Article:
Sorry, Google—But The Self-Driving Car Is An Awful Idea

google car sergey brin eric schmidt

Photo: via Google

The self-driving car is a reality. Google’s efforts to put an autonomous car on the roads look like they are going to be successful. While it will be a major achievement, it scares us to death.

What’s even more amazing is that people are very much interested in getting them on the roads. Governors are behind the idea and a recent report from JD Power says that 20 per cent of car buyers would be interested in a self-driving car.

But we aren’t so sure.

Of course, we are in favour of some of the new tech that is going to allow cars to behave autonomously in annoying, bumper-to-bumper traffic. The issue we have is with a fully computerized way to drive around.

It's going to make people even lazier than they already are.

First and foremost, this is a sign of the sloth and laziness that is overtaking our society.

Driving -- which isn't all that hard in the first place -- is now being automated to make it even easier for people who need to stare at cell phones, read a Kindle, or stuff their faces with food. Instead of putting effort into doing something correctly, we are now expecting it all to be done for us.

Can you imagine a time in the future where someone says they can't drive a leg of a trip because they only use an autonomous car? Because it's coming.

Unforeseen faults can cause huge problems.

Google has bragged that in its testing, the autonomous car hasn't had major issues or huge accidents. That's all well and good, and it's actually very impressive.

But that can't continue forever. And especially if there are people in the future that don't have experience driving themselves.

Let's say 50 years down the line, the autonomous car is the norm. There would still be a wheel and brakes to override the system in case of an emergency. But if the person wasn't trained on them in the first place and they needed to be used to react to an incident, we can't imagine that the person would know what to do.

Furthermore, GPS and electronics fail. How many times have people driven into lakes because they were following a GPS? Probably too many to count. There are just so many variables that could go wrong.

To put it another way: Autopilot can do almost all the jobs a pilot does. Would you fly in a plane without a trained pilot? Probably not.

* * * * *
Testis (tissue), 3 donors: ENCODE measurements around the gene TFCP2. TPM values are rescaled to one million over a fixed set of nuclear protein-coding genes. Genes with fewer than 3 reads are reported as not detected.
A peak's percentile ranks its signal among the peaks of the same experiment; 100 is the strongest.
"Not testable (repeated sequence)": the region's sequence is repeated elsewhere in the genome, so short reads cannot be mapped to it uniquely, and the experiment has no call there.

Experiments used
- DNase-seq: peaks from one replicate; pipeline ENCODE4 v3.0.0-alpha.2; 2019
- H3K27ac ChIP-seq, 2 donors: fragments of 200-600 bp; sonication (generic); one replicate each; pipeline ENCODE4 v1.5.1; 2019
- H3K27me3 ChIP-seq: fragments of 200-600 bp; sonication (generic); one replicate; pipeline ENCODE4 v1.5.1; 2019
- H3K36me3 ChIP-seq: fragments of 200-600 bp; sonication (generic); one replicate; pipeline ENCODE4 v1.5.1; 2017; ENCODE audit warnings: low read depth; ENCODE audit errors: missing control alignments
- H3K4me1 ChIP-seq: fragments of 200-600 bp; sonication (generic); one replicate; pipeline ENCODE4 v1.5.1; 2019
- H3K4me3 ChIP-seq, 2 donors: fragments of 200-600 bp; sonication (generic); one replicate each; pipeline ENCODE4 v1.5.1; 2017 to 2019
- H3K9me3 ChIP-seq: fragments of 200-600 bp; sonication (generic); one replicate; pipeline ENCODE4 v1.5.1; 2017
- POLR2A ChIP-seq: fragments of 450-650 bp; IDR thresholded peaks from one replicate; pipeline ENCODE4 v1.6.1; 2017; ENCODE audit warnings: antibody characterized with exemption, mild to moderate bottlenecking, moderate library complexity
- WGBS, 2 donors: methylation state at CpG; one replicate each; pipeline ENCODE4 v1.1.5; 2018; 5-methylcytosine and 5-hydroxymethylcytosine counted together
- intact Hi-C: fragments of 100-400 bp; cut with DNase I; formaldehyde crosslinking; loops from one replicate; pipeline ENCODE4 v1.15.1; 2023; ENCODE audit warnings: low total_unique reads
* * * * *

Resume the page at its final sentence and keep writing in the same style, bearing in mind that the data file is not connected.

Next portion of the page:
There will be more costs than just the ones that come upfront.

Up front, the cost is expected to be around $3,000 per car that the technology is applied to.

But what about repair costs? All of this tech in a car is sure to be uber-expensive.

And what are insurance prices going to do? In the event of a crash, who is responsible? We can't imagine the insurance premiums going down for a car that isn't 100 per cent controlled by a human behind the wheel.

But then again, with the way some people drive, they might.

Isn't Google in enough parts of our lives?

You probably use Google for many, or all, of your internet related needs. Google search, GMail, Google Calendar, Google Maps, Google Translate, Google Wallet, YouTube, and even for blogging. Maybe you also have an Android phone.

Do you really want them to know exactly where you're going as well?

They're a great company with great ideas, but something about having them in every single facet of life is a bit disturbing and, frankly, frightening.

It's going to make people even more boring.

To add to the laziness factor, self driving cars are just flat out boring.

Driving is not only a good skill to have, but a lot of great stories come from events that occurred while you were driving.

What's cooler? How you avoided a tree that was sitting in the middle of the road or how a computerized, satellite guided car, drove straight into it?

Granted, there are cameras on the cars, but we aren't convinced that they will be able to react quickly enough to uncertain situations that pop up on the road.

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